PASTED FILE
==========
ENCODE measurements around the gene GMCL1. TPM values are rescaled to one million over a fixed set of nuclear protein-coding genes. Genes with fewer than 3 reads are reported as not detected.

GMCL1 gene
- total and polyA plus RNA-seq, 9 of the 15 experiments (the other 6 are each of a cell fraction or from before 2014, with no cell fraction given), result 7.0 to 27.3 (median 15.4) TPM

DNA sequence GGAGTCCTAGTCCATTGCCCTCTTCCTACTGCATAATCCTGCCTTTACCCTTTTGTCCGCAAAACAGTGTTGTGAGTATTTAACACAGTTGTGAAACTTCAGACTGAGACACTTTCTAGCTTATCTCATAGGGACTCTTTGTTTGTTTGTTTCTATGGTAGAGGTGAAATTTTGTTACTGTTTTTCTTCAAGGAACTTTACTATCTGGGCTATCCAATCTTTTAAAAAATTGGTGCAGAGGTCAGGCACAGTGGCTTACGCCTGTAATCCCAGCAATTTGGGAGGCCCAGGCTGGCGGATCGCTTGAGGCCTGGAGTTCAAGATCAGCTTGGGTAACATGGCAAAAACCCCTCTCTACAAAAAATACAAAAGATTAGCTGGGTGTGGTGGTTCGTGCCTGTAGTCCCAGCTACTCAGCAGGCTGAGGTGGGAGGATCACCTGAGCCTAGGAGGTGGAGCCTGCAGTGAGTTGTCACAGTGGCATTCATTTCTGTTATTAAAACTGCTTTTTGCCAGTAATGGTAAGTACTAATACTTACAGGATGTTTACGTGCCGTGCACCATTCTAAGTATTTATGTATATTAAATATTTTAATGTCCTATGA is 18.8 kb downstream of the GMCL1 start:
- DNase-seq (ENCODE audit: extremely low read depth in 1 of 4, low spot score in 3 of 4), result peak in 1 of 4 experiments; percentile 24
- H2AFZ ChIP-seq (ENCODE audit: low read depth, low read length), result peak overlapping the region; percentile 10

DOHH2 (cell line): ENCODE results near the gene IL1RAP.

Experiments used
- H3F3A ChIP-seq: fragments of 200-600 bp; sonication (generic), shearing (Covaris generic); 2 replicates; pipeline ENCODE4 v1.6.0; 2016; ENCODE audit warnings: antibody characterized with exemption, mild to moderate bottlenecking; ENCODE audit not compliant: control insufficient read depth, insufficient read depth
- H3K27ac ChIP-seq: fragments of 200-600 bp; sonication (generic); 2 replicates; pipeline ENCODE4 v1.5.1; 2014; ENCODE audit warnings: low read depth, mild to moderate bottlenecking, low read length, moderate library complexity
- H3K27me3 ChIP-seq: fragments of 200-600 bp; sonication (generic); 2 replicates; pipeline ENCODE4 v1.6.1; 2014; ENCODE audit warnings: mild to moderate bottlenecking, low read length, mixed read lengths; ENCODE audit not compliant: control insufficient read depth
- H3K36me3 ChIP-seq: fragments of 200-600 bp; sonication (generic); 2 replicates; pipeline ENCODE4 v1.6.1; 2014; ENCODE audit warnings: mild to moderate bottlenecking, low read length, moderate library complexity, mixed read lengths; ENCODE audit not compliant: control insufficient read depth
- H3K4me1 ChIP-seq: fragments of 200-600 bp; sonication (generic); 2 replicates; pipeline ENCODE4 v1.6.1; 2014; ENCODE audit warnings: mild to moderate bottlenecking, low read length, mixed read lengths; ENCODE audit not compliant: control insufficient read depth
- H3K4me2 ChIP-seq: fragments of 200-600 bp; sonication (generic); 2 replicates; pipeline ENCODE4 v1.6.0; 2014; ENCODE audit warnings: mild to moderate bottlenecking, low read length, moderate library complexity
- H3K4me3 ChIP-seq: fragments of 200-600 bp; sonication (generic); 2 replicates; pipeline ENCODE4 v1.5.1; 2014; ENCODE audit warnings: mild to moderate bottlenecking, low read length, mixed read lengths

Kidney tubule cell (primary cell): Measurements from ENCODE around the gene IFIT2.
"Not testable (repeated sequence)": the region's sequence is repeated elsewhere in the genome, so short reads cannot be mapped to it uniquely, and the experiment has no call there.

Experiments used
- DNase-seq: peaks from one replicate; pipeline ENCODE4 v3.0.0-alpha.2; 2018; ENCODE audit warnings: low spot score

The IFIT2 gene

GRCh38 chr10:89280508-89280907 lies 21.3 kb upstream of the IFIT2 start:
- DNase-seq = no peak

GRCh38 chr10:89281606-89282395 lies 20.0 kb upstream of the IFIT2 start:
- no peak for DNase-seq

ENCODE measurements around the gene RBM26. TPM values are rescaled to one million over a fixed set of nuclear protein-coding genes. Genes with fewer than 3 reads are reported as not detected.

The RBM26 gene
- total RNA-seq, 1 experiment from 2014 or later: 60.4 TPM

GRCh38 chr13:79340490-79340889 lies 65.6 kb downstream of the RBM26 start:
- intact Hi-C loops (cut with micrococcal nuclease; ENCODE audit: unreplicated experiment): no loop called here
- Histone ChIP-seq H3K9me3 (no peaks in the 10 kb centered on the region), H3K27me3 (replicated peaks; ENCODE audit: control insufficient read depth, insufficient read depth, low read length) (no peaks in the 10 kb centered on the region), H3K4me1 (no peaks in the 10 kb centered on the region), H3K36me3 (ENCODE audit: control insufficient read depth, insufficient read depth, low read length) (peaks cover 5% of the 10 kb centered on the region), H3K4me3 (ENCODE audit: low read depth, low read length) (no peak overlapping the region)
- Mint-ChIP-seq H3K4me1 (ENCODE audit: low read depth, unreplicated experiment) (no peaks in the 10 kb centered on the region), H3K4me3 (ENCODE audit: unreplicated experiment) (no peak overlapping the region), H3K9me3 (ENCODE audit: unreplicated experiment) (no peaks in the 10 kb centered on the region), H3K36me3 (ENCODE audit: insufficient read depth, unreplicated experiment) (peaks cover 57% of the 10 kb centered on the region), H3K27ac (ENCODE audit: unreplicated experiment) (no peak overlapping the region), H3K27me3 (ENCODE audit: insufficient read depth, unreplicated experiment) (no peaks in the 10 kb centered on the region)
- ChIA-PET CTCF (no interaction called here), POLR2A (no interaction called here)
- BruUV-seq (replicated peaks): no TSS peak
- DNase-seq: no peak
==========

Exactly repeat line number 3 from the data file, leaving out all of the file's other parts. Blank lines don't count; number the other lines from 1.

- total and polyA plus RNA-seq, 9 of the 15 experiments (the other 6 are each of a cell fraction or from before 2014, with no cell fraction given), result 7.0 to 27.3 (median 15.4) TPM